After a hiatus, I am continuing on with my podcast interviews of Southern Baptist leaders that I began in the late summer of 2016 focusing on issues related to the ministry and witness of the church in society, especially in regard to immigrants and refugees. I interviewed quite a few people at the Evangelical Immigration Table booth at the Southern Baptist Convention in St. Louis, Missouri last summer and I hope to publish those interviews over the next several weeks.
This interview is with Dr. Matthew Hall, the Dean of Boyce College. We discuss what it means to be an Exile in the Empire and how we can carry our faith into difficult challenges and situations in a culture that is not necessarily friendly to Christianity. It is a fascinating discussion and I am grateful that Dr. Hall joined me. I was challenged and I know that you will be too.
Below are some notes that I took from Dr. Hall’s interview. You’ll understand them better if you listen to the whole podcast (only around 10 minutes long) and hear the questions that spurred these comments on. These notes are not direct quotes, but just summaries of his statements. He really offers some great insights into living out our faith and pastoring in a rapidly changing world.
What is God doing in the world today? How are we to respond? God is doing what He has always done in reminding Christians who have lived within empires that we are elect exiles. Yes, we are citizens of our nation, and that is good, but our fundamental identity is rooted in Christ. God is disrupting our primary allegiance to our nation/people and is reminding us that we primarily belong to Him. In the midst of an empire that is failing, God is calling His people to live as exiles.
We talked about a Matthew 24 mission that recognizes that in difficult times and significant challenges, God uses these things to send His people into them so the gospel will be preached to the nations. Dr. Hall says that God has always used diasporas of peoples. We often have identity confusion where we cling more to the world than to God. God uses diasporas to scatter people for His purposes. We need to see the immigrant/refugee crisis as a tragic thing, but we also must understand that God is using this so that people can move across the world to hear the gospel and be saved. But, they also carry the gospel with them to the places that they travel to.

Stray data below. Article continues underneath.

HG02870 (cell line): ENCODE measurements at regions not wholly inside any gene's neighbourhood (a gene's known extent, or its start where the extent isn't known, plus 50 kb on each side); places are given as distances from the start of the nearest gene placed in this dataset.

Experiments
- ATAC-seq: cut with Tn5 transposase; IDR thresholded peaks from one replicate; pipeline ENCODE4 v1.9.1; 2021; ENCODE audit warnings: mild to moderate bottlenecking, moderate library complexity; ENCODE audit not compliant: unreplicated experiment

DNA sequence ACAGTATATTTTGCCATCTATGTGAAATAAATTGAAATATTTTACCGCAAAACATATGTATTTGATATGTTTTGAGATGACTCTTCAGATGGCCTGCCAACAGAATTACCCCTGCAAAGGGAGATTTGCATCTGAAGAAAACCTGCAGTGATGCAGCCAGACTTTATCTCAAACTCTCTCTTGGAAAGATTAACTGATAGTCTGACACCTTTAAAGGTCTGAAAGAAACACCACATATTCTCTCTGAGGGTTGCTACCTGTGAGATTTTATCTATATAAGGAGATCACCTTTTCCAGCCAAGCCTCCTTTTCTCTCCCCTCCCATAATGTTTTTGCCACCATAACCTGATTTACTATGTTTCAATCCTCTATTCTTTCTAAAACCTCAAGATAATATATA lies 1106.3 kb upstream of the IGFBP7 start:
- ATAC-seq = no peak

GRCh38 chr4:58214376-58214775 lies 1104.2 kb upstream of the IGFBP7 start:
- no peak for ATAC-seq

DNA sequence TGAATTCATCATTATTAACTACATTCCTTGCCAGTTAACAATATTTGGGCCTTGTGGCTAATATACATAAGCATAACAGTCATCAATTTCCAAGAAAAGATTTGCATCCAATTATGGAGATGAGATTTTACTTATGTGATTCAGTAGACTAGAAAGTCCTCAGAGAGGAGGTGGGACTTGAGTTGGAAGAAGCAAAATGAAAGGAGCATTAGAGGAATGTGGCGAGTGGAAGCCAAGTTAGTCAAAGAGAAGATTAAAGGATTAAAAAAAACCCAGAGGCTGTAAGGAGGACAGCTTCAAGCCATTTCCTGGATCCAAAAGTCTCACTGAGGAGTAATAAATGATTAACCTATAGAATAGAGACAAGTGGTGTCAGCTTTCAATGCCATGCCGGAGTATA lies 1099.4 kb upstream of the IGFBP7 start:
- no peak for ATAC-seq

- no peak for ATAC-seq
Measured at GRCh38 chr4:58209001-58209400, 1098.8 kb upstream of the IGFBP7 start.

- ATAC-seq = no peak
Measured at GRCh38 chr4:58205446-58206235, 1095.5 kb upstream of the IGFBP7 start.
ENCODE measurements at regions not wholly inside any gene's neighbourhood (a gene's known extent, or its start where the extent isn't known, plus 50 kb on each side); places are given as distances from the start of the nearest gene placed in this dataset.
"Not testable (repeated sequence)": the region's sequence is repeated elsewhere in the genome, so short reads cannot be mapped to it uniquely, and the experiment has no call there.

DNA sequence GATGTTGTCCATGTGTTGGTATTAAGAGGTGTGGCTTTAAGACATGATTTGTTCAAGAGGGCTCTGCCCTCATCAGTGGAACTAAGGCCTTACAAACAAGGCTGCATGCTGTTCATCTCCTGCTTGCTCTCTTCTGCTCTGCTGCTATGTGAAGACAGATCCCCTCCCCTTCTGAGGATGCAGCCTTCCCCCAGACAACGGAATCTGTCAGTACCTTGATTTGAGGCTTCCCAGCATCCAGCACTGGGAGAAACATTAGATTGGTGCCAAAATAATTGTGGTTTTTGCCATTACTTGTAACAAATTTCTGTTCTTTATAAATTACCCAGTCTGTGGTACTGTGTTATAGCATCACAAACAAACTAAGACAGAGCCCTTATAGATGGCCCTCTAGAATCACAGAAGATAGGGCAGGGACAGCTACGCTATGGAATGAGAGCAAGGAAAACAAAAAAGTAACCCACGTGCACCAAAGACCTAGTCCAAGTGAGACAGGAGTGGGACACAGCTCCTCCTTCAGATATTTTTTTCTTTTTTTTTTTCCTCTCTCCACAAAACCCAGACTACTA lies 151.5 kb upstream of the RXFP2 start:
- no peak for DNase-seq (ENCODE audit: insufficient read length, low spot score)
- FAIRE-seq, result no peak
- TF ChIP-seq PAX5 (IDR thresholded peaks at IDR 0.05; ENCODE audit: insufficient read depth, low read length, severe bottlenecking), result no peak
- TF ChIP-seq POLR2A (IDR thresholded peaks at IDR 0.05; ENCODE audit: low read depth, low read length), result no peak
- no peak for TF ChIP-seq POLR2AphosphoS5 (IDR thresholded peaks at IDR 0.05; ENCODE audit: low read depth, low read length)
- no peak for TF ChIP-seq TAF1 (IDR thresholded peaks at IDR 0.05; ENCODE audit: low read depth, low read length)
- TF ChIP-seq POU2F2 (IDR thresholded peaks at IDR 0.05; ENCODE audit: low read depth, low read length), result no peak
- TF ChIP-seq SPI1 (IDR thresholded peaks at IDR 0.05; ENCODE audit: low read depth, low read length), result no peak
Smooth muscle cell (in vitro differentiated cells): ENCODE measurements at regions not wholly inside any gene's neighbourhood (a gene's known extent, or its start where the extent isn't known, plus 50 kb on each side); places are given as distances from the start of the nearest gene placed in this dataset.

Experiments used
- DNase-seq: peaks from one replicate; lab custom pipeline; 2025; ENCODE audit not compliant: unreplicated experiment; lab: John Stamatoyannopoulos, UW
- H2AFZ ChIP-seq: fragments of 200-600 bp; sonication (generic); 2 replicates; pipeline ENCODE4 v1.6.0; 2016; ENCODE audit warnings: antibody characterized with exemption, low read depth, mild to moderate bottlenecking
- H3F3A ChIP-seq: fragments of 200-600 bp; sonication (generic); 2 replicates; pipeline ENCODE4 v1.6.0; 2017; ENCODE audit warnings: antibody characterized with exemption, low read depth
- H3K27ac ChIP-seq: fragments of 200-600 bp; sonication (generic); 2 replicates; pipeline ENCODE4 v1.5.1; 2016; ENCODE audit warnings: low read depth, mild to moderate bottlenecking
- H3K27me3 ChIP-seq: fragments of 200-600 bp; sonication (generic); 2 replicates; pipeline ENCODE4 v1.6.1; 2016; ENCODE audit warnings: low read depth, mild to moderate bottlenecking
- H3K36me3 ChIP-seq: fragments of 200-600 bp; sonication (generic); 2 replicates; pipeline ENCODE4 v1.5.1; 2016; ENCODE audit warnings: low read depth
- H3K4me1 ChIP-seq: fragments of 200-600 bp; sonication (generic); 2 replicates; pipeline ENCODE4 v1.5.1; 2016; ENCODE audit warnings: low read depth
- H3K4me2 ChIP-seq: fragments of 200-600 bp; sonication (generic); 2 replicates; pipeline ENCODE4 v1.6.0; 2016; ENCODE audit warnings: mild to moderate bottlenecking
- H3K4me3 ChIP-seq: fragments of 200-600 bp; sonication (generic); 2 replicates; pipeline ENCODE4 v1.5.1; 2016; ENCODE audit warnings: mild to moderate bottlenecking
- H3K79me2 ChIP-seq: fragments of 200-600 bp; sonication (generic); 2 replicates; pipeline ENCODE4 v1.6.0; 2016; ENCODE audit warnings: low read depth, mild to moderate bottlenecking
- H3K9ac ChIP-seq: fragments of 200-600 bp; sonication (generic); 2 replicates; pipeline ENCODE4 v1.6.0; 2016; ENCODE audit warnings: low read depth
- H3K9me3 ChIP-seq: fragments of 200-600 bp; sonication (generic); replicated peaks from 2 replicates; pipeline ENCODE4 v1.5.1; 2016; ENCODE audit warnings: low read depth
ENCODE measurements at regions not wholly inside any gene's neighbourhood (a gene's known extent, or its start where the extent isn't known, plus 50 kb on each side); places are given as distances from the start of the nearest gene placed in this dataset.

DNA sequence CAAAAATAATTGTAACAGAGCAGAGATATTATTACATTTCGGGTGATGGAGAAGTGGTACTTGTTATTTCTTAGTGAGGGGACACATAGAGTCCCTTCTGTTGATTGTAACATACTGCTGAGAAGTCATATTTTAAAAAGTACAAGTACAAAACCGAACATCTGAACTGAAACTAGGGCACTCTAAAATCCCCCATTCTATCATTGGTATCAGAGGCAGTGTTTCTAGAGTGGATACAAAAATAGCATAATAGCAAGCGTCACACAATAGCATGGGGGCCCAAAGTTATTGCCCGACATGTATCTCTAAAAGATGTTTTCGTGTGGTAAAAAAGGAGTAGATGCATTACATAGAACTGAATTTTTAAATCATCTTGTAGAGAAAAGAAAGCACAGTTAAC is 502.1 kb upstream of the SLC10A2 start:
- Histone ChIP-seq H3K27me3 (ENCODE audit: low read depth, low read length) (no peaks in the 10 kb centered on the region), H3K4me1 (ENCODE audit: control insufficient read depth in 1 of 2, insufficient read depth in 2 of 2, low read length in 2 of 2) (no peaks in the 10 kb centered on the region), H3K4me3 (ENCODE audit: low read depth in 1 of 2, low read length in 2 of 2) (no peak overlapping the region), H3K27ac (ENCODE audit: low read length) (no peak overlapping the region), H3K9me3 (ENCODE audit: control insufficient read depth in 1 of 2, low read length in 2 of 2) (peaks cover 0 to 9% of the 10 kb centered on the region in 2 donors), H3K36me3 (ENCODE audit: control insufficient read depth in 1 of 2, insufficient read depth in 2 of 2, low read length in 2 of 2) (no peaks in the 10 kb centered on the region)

At Boyce College and Southern Seminary, Dr. Hall sees a generation of bible and theology students who are trying to keep together both the proclamation/teaching of the world with a ministry of justice. They are holding them together instead of bifurcating them. If we just focus on teaching/preaching, it is a hollow discipleship that is void of justice. If you just focus on justice, then you lose the biblical framework. We need both and Dr. Hall is seeing a new generation arise that are holding both together well, as younger Christians are focusing on a love for those on the margins, the vulnerable, the sojourner, and the stranger.
Southern Baptists love the gospel and we are a gospel people. But, we need a full appreciation of the gospel message – the gospel that Jesus preached, which is more than how to get saved. We must have a full, holistic gospel, which involves reconciliation. What does it mean to be reconciled to God vertically, and reconciled to others horizontally? We must have a biblical perspective on sin and its effects. The fundamental cure for that will be a a full focus on the whole gospel that takes into account how we treat other people and how relationships are distorted.
How do we help pastors address the difficult cultural issues and controversies of the day from a biblical perspective? It is very difficult for pastors to know how to address all of these things. Yet, our people show up each week and are asking how to see life and its problems. If we don’t talk about these things, our people will have their consciences and lives shaped by culture instead of by God’s Word. We need more of an ability to dialogue and learn. We have come to think (wrongly) that knowing how to address these problems is an upgrade to the standard package of just living the Christian life. But, it isn’t. It is part of the basic understanding of following Christ. For example, God’s heart for the stranger and sojourner is basic Christianity – it is not part of the upgrade or an optional part. It is right at the core of our faith.
We should expect to be persecuted and rejected if we are embracing the Cross, loving the vulnerable, and doing what Jesus did. People will attack us when we follow Jesus. When we reach people who do not fit the profile of the successful or wealthy, then we remember that those people are blessed, according to Jesus in the Beatitudes. Reaching and loving the vulnerable is a far more powerful testimony to the gospel – where the Kingdom of God really shows up and bears lasting fruit. Ministering to the vulnerable is where we will have the most lasting effect in society.